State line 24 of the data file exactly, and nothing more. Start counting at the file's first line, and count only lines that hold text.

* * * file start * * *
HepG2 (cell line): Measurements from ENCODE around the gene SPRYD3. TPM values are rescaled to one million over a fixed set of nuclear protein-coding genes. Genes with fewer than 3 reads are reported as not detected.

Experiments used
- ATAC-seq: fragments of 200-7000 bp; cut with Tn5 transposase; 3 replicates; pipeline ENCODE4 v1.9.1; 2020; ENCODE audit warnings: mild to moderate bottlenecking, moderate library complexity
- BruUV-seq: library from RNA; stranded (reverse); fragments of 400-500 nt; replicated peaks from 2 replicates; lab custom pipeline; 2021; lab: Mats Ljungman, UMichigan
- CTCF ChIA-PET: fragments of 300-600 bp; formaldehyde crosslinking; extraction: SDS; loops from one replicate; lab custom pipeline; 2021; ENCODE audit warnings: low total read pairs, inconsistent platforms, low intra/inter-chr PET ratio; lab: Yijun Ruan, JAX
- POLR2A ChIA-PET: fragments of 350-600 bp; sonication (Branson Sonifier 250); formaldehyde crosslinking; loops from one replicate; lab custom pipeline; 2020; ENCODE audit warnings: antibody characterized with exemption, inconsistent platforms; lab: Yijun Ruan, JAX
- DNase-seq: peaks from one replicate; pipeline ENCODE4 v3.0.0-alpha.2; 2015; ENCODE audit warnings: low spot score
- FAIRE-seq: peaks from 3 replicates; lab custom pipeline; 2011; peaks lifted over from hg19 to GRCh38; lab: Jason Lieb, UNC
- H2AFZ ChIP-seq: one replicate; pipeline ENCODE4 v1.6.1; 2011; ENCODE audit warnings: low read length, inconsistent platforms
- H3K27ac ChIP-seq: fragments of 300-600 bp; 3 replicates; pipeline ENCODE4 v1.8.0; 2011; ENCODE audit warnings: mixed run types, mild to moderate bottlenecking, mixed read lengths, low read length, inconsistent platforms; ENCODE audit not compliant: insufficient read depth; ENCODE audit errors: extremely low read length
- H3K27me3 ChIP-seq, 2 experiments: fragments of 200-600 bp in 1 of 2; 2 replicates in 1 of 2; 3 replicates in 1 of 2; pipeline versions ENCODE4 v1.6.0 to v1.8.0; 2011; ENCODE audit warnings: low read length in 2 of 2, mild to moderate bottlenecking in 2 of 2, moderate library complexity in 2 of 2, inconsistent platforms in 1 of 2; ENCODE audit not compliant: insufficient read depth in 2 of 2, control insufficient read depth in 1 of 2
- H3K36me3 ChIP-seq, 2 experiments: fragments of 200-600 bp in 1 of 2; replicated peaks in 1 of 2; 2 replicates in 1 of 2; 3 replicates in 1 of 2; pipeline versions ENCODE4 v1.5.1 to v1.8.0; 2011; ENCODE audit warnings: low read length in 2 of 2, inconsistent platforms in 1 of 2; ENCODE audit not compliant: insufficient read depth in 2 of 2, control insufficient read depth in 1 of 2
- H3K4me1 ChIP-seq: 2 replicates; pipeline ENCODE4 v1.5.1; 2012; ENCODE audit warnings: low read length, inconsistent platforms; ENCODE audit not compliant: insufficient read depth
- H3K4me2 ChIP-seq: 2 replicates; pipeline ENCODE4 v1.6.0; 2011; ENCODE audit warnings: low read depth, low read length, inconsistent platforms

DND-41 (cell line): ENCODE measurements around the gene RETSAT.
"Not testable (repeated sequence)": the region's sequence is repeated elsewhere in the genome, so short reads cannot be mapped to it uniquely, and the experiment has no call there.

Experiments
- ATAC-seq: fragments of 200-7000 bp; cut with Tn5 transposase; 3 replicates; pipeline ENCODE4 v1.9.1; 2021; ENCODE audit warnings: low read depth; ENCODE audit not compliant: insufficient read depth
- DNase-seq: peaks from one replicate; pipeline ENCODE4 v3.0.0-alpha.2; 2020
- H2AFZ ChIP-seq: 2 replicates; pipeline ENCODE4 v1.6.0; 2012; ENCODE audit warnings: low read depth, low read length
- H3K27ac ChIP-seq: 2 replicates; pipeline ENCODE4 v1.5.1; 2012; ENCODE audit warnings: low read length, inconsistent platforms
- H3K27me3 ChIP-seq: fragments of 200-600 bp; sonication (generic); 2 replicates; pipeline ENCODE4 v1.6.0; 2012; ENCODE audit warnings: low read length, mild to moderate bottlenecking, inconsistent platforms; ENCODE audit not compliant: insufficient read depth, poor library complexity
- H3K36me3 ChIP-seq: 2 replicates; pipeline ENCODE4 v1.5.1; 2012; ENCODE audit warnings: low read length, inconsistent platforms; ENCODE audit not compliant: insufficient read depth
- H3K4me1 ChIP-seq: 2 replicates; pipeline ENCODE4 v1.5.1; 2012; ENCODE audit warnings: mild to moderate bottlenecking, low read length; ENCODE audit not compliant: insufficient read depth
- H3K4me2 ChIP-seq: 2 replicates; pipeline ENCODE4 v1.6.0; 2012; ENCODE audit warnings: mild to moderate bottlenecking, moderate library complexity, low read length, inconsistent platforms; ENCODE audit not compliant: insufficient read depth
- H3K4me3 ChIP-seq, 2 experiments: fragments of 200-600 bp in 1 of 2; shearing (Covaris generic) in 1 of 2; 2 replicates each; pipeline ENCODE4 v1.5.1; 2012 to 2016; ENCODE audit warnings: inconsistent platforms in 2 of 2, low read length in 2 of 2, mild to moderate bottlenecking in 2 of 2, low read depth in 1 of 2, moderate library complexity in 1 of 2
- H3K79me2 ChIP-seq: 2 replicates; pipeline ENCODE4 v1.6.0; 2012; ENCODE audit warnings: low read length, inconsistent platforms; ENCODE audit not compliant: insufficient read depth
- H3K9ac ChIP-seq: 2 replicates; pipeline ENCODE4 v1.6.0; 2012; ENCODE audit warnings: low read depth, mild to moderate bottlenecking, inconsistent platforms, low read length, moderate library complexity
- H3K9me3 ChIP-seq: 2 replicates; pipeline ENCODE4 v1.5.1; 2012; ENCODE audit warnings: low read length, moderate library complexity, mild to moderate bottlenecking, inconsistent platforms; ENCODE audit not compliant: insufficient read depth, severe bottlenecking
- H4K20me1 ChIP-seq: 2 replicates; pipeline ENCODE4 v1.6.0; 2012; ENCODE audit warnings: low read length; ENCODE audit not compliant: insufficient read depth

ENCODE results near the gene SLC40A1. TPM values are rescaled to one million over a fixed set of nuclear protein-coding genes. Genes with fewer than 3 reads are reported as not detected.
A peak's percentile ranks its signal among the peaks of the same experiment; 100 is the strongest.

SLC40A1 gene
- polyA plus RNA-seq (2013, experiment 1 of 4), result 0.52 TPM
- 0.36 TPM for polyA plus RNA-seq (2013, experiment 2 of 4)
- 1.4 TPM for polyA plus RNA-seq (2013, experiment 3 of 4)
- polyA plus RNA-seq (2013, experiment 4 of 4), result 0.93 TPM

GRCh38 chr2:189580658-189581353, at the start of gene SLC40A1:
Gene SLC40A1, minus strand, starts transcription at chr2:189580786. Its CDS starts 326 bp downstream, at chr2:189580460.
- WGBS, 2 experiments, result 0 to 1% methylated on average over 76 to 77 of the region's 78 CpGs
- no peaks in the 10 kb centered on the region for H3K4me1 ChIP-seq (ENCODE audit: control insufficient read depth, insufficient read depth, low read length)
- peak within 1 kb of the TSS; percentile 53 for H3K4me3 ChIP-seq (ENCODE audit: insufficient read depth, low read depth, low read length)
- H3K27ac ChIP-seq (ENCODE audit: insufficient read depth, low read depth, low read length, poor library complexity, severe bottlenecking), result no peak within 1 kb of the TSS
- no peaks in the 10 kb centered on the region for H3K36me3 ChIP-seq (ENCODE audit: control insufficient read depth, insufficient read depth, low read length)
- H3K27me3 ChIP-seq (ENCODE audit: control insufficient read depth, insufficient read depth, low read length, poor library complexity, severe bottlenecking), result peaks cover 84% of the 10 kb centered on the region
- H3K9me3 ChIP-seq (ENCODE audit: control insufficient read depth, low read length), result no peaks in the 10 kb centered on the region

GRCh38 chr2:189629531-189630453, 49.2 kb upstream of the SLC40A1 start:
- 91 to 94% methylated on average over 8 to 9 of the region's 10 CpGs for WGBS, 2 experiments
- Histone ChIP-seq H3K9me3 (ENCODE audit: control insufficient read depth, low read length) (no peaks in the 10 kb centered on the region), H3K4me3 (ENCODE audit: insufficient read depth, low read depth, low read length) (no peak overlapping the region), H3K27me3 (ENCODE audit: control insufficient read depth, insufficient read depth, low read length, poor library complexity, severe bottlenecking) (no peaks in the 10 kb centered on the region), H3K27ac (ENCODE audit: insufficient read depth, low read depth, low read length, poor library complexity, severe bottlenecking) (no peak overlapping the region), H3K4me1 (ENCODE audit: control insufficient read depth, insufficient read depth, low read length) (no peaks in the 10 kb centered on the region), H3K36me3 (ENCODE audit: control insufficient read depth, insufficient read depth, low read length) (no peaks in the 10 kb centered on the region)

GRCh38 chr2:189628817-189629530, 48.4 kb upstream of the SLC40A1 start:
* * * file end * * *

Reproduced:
- H3K4me1 ChIP-seq: 2 replicates; pipeline ENCODE4 v1.5.1; 2012; ENCODE audit warnings: mild to moderate bottlenecking, low read length; ENCODE audit not compliant: insufficient read depth